Across southern Canada and the United States, the American Goldfinch has shown a very slow but statistically significant population decline that averaged 0.17% per year from 1966 to 2015 (Sauer et al 2017). By contrast, in Minnesota the population has demonstrated a steady and significant increase, averaging 0.87% per year since 1966 (Figure 7). Populations in the Chippewa National Forest also demonstrated a significant increase from 1995 to 2016. Although the trend line was not significant in the Superior National Forest, the combined regional trend was significant and increasing at 3.53% per year (Figure 8).
Factors that influence populations are variable. Overall, the species benefits from habitat changes that create open woodlands and fields. During the breeding season, predation is the most important factor impacting reproductive success, but mortality is believed to be highest during the winter (McGraw and Middleton 2009).
Although the species has experienced a small decline over the years, it remains a widely distributed and abundant species. Unlike many species, climate change is not expected to create major challenges for the goldfinch; its vulnerability to warming temperatures has been rated as low (North American Bird Conservation Initiative 2010). The goldfinch, a species that benefits from low-intensity development, has been assigned a low continental concern score of 7/20 (Rosenberg et al. 2016). Described by many early naturalists as a joyful, high-spirited bird, this popular backyard bird is destined to delight Minnesota nature observers for many years to come.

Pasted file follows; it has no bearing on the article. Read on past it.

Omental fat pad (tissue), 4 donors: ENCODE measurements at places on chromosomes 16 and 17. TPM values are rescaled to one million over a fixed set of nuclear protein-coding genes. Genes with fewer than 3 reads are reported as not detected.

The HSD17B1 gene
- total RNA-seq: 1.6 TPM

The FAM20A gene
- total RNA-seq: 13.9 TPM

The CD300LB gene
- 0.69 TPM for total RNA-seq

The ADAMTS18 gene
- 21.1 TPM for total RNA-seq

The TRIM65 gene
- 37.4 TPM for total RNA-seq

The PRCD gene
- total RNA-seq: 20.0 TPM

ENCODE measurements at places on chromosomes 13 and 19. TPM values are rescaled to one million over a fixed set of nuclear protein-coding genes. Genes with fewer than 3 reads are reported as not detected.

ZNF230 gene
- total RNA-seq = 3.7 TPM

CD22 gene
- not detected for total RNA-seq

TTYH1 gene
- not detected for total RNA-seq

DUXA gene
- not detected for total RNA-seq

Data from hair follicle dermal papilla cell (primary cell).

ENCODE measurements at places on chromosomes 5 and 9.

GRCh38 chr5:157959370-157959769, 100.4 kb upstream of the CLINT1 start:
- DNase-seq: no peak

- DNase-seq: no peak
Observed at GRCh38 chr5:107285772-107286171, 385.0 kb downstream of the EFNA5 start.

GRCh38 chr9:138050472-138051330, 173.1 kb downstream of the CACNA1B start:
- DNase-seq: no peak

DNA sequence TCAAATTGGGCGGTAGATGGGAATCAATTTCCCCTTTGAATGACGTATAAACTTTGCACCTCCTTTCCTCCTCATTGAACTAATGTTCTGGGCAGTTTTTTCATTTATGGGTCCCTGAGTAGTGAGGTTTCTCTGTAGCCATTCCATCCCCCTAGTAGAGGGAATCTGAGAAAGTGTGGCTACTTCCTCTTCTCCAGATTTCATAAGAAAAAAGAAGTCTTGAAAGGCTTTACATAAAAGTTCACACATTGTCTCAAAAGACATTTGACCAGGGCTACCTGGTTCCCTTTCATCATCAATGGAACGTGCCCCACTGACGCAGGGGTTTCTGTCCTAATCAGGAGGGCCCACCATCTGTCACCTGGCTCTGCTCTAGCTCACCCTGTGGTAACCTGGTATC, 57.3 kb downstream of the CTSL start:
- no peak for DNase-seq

Bednar, Joshua D., Nicholas G. Walton, Alexis R. Grinde, and Gerald J. Niemi. 2016. Summary of Breeding Bird Trends in the Chippewa and Superior National Forests of Minnesota – 1995–2016. Natural Resources Research Institute Technical Report NRRI/TR-2016/36.
Bent, Arthur Cleveland. 1968. Life Histories of North American Cardinals, Grosbeaks, Buntings, Towhees, Finches, Sparrows and Allies (Order Passeriformes). Parts I, II, and III. Smithsonian Institution Bulletin 237. Washington, DC: U.S. National Museum.
Danz, Nicholas P., Gerald J. Niemi, James W. Lind, and JoAnn M. Hanowski. 2007. Birds of Western Great Lakes Forests. http://www.nrri.umn.edu/mnbirds
Dhondt, André A., Peter H. Wrege, Jacqueline Cerretani, and Keila V. Sydenstricker. 2007. “Avian Species Richness and Reproduction in Short-Rotation Coppice Habitats in Central and Western New York.” Bird Study 54: 12–22.
Green, Janet C., and Robert B. Janssen. 1975. Minnesota Birds: Where, When and How Many. Minneapolis: University of Minnesota Press.
Hertzel, Anthony X., and Robert B. Janssen. 1998. County Nesting Records of Minnesota Birds. Minnesota Ornithologists’ Union Occasional Papers, no 2. Minneapolis: The Minnesota Ornithologists’ Union.
Janssen, Robert B. 1987. Birds in Minnesota. Minneapolis: University of Minnesota Press.
Lewis, Hubert. 1952. “Thistle-Nesting Goldfinches.” Flicker 24: 105–110.